Keep Sarp at the zoo
By Sasha Harrinanan Thursday, January 10 2013
“Should the 18-foot, 220-pound green anaconda remain at the Emperor Valley Zoo, Port-of-Spain or be released back into the wild?” The answer from many people is “no.”
Nicknamed “Sarp” in reference to “Sarpa”, the Hindi word for snake, this “magnificent specimen” has been drawing huge crowds at the Emperor Valley Zoo where she is currently under observation, following her discovery by two security guards while on patrol on a private road in Caroni, on December 30 last.
Although research is being done by the Zoological Society of Trinidad and Tobago (ZSTT) and its United States-based consultant herpetologist, John Seyjagat, to determine the best course of action, there seems to be growing consensus that the snake should stay at the zoo.
Newsday has received several “Letters to the Editor” in recent days, all advocating Sarp become a permanent part of the zoo’s Reptile Exhibit.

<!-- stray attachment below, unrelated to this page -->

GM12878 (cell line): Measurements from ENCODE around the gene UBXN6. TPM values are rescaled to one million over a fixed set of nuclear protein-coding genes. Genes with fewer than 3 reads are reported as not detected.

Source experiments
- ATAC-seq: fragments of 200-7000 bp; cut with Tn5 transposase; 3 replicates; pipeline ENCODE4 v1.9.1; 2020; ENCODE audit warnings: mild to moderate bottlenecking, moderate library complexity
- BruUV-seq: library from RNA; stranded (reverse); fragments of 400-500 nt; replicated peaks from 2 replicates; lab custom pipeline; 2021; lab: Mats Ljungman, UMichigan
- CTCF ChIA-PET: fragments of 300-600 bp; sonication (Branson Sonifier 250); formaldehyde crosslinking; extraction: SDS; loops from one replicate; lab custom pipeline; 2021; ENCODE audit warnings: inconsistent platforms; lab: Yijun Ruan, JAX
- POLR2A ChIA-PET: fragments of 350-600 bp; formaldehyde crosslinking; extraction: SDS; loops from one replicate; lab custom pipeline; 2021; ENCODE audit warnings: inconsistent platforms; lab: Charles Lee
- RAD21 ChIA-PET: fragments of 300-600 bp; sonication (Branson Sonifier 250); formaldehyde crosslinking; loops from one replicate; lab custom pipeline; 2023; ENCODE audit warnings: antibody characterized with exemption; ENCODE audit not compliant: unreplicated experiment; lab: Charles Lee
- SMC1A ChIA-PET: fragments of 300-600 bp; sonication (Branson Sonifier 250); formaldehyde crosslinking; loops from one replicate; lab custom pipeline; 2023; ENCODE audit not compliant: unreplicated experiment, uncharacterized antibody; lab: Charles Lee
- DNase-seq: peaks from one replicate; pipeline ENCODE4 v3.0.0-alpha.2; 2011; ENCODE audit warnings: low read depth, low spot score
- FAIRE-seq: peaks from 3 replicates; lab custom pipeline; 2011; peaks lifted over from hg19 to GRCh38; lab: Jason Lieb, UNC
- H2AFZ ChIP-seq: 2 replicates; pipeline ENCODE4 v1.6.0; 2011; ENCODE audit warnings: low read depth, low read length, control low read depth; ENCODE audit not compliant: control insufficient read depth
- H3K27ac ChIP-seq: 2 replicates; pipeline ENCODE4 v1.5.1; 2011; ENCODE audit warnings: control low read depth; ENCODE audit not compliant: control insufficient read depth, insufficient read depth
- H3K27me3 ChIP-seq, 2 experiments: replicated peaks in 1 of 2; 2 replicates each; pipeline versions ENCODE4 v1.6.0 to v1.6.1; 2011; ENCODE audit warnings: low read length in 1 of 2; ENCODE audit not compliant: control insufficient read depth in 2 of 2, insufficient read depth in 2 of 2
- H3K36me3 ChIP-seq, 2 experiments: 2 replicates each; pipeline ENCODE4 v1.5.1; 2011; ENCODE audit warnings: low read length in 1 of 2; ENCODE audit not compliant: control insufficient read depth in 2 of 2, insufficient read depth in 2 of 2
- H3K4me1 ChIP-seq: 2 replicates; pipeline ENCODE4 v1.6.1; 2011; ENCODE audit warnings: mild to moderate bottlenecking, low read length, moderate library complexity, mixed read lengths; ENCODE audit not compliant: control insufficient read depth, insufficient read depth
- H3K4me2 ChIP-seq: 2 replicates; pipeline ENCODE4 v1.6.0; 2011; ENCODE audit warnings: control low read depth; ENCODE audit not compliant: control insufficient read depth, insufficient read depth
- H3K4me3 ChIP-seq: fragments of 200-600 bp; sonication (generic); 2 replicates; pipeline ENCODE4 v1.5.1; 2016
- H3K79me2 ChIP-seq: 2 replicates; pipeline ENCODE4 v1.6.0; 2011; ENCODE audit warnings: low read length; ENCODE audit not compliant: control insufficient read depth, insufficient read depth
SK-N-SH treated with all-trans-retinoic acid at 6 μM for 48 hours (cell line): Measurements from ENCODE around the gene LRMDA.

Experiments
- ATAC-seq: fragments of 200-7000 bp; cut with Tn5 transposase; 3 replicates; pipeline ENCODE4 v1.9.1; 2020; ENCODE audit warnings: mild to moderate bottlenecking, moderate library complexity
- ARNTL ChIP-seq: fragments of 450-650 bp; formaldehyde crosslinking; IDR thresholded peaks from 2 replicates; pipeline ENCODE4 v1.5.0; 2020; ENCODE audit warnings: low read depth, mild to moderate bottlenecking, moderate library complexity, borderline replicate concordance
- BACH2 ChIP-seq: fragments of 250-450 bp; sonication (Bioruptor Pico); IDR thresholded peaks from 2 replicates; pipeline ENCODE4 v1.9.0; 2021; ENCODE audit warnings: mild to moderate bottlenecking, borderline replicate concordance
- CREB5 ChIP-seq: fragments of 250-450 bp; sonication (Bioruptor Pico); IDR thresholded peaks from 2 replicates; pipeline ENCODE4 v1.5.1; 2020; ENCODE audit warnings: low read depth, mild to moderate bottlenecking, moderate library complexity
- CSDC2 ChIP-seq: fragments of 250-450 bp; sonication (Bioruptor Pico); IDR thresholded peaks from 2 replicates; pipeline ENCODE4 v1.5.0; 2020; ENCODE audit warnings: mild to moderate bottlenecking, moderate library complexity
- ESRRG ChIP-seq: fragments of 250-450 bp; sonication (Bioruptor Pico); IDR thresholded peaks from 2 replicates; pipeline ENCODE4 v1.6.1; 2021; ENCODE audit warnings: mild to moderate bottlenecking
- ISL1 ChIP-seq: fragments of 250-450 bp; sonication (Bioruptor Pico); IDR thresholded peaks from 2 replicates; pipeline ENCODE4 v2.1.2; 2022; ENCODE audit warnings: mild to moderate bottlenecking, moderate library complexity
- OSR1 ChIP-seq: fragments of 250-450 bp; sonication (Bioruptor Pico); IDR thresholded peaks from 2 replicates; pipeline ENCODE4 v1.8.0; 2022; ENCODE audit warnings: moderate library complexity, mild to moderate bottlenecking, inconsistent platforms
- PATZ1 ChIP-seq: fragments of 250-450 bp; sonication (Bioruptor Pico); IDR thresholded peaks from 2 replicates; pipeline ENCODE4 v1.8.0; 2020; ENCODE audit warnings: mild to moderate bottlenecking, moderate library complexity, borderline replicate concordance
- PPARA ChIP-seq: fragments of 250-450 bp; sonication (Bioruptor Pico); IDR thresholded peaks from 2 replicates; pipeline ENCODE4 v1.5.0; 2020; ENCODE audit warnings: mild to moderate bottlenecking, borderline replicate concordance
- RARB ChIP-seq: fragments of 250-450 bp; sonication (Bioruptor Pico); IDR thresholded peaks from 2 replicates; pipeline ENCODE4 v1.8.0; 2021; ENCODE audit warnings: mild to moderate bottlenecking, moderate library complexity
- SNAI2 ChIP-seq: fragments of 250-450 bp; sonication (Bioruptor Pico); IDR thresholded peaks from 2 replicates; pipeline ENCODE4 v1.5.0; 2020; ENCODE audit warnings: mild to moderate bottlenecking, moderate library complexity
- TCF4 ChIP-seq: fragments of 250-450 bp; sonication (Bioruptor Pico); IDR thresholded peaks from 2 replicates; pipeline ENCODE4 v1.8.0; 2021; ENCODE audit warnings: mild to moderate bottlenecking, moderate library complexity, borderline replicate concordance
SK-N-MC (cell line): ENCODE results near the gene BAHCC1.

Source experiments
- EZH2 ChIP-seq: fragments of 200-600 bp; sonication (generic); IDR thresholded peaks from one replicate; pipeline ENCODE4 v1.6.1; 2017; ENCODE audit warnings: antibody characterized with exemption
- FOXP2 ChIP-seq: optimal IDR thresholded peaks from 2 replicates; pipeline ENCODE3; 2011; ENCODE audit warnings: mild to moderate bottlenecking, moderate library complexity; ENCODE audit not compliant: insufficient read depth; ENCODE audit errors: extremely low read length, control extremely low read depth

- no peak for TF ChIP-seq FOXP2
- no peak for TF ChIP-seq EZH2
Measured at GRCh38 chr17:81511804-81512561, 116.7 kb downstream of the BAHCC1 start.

The reasons for such action ranged from concern for the snake’s chances of survival, if not released into her actual territory and/or if she encounters humans intent on doing her harm, to fears of at least one Caroni resident that Sarp may end up eating a child, or animal, while hunting food in the area.
In his “Letter to the Editor” Seyjagat, who is the Curator of the Australian Exhibit at the National Aquarium in Baltimore, USA, identified several reasons why the snake should be kept at the zoo on a medium-term and permanent basis.
Referring to the neck injuries and trauma Sarp suffered during her capture and subsequent relocation from the wild to a man-made enclosure, the herpetologist advised keeping her under observation for at least three months.
“During this time the animal should be observed for secondary illness due to stress and trauma suffered during its initial capture. This animal should make a full recovery. It is important to collect any and all faecal matter from this animal to determine what is its prey species, what was its last meal, and what gastrointestinal parasites it may harbour.”